The Department of Health reported more than 1,400 additional people tested positive for the virus, bringing the total number to over 8,420. There were 12 new deaths for a statewide toll of 102.

More than 70 nursing homes have reported at least one coronavirus patient. Health Secretary Rachel Levine said the state is looking to hire a company that can act as a “SWAT team” to help nursing homes struggling with infection control.

Nursing home residents account for half of Philadelphia’s 26 coronavirus-related deaths.

For most people, the virus causes mild or moderate symptoms that clear up in a couple of weeks. Older adults and people with existing health problems are at higher risk of more severe illness, including pneumonia, or death.


The Pennsylvania Supreme Court ordered judges statewide to take steps to mitigate the spread of COVID-19 in jails.

In a ruling Friday, the high court declined to order the release of some inmates from county jails. The justices said the request by the American Civil Liberties Union of Pennsylvania “fails to take into account the potential danger of inmates to victims and the general population.”

But the court, in its ruling, also ordered president judges in each county court to make sure the jails are addressing the virus threat.

Jails should apply federal COVID-19 health guidelines for correctional facilities, reduce inmate populations to the extent possible, and try to limit the introduction of new inmates into the system, the court said.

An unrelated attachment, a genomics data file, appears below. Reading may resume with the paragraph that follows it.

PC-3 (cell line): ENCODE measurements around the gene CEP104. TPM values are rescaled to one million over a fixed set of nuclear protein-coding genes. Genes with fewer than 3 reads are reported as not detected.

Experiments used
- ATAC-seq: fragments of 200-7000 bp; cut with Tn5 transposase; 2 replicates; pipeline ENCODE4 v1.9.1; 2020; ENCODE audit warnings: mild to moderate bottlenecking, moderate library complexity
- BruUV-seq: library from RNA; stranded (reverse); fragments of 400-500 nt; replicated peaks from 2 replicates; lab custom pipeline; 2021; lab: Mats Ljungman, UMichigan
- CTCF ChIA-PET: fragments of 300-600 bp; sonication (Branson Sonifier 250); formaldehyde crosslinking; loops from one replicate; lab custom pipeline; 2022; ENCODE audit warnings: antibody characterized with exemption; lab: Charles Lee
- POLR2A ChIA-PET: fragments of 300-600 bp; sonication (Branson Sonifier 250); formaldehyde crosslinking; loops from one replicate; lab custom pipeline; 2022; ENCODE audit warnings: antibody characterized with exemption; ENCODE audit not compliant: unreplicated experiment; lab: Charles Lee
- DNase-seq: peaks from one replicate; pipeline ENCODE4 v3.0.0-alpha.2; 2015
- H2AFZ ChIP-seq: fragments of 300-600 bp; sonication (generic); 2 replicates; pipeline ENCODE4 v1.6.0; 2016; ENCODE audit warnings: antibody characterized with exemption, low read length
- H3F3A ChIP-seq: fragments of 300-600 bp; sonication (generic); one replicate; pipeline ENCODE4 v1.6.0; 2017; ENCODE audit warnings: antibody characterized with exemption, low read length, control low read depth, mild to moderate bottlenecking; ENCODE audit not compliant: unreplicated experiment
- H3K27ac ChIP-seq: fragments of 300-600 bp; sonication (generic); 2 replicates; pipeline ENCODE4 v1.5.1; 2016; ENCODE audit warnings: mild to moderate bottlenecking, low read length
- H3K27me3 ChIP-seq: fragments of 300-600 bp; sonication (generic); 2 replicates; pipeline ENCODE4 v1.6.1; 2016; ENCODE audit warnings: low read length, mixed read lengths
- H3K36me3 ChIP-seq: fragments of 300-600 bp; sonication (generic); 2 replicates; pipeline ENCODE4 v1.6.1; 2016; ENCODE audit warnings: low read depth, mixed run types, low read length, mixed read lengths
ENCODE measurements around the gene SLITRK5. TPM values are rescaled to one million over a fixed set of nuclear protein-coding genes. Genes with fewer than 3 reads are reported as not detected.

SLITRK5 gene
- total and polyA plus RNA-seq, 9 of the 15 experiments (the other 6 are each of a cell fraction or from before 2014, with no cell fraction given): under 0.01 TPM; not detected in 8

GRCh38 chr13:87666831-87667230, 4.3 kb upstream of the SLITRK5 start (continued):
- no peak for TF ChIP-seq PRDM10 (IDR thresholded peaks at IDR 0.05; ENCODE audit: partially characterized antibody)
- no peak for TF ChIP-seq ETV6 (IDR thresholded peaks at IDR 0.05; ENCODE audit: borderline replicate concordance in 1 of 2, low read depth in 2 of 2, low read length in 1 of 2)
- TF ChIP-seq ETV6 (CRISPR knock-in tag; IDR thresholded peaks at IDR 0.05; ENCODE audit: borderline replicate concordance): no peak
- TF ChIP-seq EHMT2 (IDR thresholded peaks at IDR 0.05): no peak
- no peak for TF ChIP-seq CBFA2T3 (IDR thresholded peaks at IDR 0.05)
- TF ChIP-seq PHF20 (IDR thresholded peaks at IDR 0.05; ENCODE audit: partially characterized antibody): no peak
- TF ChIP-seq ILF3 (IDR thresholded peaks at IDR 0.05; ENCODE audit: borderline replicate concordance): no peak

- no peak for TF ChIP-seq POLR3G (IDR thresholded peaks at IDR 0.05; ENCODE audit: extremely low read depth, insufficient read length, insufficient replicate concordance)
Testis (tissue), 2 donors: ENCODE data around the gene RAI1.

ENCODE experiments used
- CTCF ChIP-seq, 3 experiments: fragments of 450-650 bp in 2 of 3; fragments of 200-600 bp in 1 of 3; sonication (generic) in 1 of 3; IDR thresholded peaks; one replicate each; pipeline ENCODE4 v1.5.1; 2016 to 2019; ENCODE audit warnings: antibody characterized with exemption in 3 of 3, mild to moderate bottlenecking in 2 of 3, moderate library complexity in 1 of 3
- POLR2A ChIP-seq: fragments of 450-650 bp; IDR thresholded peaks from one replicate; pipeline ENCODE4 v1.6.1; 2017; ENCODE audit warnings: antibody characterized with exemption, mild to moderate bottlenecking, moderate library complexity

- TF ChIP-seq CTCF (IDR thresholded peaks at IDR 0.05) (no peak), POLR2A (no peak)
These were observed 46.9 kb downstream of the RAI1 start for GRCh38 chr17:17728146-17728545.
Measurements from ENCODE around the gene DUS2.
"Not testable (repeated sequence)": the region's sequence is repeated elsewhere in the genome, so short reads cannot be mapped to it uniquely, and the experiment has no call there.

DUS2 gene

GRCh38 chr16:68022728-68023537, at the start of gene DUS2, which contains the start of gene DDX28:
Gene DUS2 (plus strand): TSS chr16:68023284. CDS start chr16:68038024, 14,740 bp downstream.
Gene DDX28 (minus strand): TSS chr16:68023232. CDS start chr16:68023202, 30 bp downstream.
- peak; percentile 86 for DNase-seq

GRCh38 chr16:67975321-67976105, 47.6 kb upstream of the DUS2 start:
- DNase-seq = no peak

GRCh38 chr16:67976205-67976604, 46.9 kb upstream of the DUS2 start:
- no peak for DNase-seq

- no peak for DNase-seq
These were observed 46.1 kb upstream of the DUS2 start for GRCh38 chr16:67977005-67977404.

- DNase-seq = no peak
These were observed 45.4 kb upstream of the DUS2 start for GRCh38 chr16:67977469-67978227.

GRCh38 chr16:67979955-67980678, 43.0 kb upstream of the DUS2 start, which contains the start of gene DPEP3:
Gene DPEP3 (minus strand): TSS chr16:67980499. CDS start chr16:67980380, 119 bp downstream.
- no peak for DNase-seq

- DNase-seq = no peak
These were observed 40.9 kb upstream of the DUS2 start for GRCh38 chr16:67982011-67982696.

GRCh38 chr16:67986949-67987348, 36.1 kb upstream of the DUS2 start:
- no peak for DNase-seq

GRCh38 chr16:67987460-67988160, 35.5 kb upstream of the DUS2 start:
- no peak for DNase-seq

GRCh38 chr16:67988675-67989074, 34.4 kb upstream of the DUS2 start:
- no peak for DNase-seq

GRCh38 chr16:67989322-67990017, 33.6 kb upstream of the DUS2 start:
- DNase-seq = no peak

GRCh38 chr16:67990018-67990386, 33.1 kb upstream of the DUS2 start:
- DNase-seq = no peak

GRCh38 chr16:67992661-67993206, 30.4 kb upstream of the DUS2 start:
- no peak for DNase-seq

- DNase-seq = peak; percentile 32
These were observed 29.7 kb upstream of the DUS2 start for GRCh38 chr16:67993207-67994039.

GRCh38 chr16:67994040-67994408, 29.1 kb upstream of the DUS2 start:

Some jails have already released inmates.


Philadelphia-based rapper Meek Mill’s criminal justice reform group is donating 100,000 face masks to some of the nation’s most notorious jails and prisons.

The celebrity-backed REFORM Alliance announced Friday that 50,000 masks will go to the Rikers Island jail complex in New York City, 40,000 will be sent to the Tennessee Department of Correction, and 5,000 are headed to the Mississippi State Penitentiary at Parchman.

The group, whose founding members include Jay-Z, has been pressing the nation’s jails and prisons to thin their inmate populations, improve sanitation, protect prison workers and take other precautions to slow the spread of the coronavirus.


Philadelphia hospitals have been treating patients from New York City, Philadelphia Health Commissioner Dr. Thomas Farley said Friday, responding to persistent questions about whether the city is prepared to handle an influx from hard-hit New Jersey and New York.

Farley was unable to say how many New York patients are being treated in Philadelphia, noting hospitals don’t report data on place of residence.

“Some people want us to build a wall between us and New York City, and we are not going to do that,” Farley said.

Mayor Jim Kenney said he has not had a formal conversation with New York City or New York state officials about the city helping treat an overflow of patients, but added there are no plans to turn people away.

“We are going to plow through it and help everyone we can help,” he said.

Philadelphia has reported 2,400 confirmed coronavirus cases, more than a quarter of the statewide total.